Werkstatt der Kulturen, Wissmannstr. 32, 12049 Berlin
Is Germany’s way of confronting its Nazi past exemplary? Formerly known as the country of perpetrators, since the 1980s at least the Federal Republic has gained an international reputation as a champion of repentance, its postwar history now appearing as a moral success story. From China to Rwanda and from Canada to Croatia, politicians and memory activists are talking about what their own countries or neighboring societies might learn from the “German model”. Milestone events such as Willy Brandt’s genuflection in Warsaw, the Historians’ Debate, or the Wehrmacht Exhibition are being invoked to highlight other countries’ supposed failure to atone for past crimes. What purpose do such references serve? What is the source of Germany’s new image? And what exactly might learning from Germany mean in practical terms?
The recent volume Replicating Atonement, edited by Mischa Gabowitsch, provides a systematic approach to answering these questions. Scholarly and personal essays cover uses of the “German model” in Argentina, Japan, former Yugoslavia, Canada, Lebanon, Rwanda, Russia, Turkey, and the U.S. South.
Nicolas Moll (Sarajevo) will provide a critical commentary on the book and discuss it with editor Mischa Gabowitsch and author Susan Neiman.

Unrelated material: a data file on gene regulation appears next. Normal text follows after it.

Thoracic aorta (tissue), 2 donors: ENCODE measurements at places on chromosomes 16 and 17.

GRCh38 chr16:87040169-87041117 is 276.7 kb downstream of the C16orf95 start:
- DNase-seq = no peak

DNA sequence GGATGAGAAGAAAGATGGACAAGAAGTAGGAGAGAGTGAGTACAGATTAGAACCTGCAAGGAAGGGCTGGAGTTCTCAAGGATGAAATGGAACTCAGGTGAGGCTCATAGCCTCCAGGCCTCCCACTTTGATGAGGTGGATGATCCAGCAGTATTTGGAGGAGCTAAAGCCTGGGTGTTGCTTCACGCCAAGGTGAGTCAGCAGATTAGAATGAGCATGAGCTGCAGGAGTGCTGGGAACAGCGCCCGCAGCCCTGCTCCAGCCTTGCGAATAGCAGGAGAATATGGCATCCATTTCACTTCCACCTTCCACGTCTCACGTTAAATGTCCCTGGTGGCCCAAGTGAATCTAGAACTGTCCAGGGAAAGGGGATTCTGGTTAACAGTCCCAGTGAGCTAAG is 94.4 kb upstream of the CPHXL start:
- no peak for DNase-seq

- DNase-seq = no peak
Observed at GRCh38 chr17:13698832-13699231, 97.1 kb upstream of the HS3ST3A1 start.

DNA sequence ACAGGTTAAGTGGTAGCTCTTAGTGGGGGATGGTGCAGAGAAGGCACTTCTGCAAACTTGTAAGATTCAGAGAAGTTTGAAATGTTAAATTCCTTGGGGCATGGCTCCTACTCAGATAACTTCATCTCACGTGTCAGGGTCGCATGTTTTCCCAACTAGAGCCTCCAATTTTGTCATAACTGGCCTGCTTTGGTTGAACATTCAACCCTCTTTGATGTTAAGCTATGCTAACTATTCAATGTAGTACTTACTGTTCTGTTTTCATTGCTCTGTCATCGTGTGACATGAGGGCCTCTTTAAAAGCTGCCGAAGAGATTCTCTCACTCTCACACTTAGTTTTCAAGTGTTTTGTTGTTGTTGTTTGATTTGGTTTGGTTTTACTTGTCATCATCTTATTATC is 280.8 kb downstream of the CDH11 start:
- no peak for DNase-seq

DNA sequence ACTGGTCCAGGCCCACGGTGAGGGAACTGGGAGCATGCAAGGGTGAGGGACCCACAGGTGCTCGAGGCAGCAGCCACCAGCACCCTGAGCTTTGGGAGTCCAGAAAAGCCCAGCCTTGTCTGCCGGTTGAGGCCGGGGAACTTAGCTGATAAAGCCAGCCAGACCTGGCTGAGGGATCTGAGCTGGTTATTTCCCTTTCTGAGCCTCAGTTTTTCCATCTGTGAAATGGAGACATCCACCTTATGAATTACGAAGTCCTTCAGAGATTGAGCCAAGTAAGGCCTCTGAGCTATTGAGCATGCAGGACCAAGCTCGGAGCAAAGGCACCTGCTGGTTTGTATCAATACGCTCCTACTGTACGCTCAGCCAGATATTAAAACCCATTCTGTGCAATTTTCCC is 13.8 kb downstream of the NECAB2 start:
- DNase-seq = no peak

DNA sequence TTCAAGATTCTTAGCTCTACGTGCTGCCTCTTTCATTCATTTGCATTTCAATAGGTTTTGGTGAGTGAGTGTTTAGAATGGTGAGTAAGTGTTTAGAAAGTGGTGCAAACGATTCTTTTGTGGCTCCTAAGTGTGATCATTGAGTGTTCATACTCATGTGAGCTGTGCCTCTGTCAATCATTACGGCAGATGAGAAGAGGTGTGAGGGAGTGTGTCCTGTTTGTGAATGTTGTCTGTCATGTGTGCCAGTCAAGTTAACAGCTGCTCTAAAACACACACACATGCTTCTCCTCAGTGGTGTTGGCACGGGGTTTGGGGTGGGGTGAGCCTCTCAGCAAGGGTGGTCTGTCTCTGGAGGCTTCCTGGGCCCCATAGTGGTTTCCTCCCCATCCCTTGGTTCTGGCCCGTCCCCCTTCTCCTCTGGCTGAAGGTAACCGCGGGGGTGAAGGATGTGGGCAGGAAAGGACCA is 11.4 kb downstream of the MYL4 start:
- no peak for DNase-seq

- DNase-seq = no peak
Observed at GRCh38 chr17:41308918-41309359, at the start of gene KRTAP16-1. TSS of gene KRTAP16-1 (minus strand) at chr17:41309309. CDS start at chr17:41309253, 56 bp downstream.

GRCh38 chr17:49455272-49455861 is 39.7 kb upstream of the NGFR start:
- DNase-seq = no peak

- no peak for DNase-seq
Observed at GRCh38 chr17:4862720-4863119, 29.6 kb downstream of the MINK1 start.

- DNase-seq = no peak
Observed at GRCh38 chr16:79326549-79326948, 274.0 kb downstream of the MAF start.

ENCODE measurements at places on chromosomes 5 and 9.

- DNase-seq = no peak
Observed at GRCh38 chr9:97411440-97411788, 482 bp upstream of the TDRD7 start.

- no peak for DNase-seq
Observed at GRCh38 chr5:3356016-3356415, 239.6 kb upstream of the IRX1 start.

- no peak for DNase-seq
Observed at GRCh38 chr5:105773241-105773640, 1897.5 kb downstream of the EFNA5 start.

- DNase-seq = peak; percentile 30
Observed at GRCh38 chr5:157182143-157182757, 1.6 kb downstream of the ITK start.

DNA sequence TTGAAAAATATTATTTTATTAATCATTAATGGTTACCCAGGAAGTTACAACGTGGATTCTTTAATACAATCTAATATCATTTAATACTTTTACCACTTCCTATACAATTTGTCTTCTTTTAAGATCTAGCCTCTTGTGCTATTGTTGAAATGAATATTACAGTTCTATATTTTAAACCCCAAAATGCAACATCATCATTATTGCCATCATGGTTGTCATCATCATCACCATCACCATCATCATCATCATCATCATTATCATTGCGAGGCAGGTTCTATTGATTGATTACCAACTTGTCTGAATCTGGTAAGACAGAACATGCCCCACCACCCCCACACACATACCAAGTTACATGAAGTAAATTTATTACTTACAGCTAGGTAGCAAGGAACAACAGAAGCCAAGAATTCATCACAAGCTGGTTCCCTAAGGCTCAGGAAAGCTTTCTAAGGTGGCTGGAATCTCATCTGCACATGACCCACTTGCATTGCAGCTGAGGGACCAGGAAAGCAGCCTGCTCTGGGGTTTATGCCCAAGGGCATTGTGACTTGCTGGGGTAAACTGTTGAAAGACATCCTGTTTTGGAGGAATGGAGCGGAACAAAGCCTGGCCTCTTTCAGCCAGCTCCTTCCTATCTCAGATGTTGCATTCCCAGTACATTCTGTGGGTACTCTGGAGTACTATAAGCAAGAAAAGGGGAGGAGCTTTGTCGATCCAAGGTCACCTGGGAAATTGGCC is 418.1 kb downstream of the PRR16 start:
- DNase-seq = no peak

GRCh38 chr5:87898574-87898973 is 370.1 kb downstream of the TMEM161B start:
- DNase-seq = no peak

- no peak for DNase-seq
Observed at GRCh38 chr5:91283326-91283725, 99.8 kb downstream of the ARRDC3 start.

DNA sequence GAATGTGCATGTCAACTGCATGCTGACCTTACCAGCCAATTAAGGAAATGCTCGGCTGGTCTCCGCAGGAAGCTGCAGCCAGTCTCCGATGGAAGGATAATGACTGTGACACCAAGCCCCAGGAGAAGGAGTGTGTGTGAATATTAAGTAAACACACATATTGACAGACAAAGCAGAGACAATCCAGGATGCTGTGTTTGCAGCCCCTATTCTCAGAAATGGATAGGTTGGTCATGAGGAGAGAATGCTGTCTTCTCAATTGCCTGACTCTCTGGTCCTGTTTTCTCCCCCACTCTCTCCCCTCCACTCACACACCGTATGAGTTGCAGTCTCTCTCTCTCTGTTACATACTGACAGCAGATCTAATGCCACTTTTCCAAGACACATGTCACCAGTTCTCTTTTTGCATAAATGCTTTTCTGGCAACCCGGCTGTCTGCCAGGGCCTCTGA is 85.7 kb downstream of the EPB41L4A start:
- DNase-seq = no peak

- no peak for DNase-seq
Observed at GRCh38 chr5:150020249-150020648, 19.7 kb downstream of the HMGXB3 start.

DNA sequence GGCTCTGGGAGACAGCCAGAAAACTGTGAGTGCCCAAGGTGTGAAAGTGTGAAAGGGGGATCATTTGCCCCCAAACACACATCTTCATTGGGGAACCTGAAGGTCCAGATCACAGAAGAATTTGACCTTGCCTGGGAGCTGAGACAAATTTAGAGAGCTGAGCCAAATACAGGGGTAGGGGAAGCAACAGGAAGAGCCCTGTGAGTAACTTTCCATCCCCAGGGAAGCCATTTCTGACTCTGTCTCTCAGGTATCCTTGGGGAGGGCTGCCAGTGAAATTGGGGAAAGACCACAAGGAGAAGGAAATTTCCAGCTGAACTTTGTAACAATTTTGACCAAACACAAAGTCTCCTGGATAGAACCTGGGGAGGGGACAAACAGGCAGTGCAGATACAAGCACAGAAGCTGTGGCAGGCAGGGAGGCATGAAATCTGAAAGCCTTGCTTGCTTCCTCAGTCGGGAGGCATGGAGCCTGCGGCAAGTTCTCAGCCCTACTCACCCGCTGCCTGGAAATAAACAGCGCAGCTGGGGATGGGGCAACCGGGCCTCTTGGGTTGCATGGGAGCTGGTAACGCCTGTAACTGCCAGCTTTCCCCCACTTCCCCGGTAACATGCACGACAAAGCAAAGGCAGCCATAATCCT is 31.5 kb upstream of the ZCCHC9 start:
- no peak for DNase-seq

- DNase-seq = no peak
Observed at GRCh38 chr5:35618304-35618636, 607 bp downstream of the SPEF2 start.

Nicolas Moll (Sarajevo) is a historian specializing in 20th century Europe and a freelance consultant on trans-European projects in the fields of civil society and memory work.
Peggy Piesche is a scholar of literary and cultural studies based at the Heinrich Böll Foundation’s Gunda Werner Institute for Feminism and Gender Democracy. Her research interests include diasporas and translocality as well as performative memory.
Mischa Gabowitsch is a sociologist and historian. He is a research fellow at the Einstein Forum and works on war memorials and commemorative practices, as well as protest and social movements.
Susan Neiman is a philosopher and director of the Einstein Forum. Her most recent book publications include Why Grow Up? Subversive Thoughts for an Infantile Age (2014) and Resistance of Reason (2017, in German). She is currently completing a book titled Learning from the Germans.
Andrés Nader is managing director of the RAA Berlin (Regional Center for Education, Integration, and Democracy). Among other topics, his research has focused on racism and anti-Semitism as well as ways to come to terms with past trauma and crime.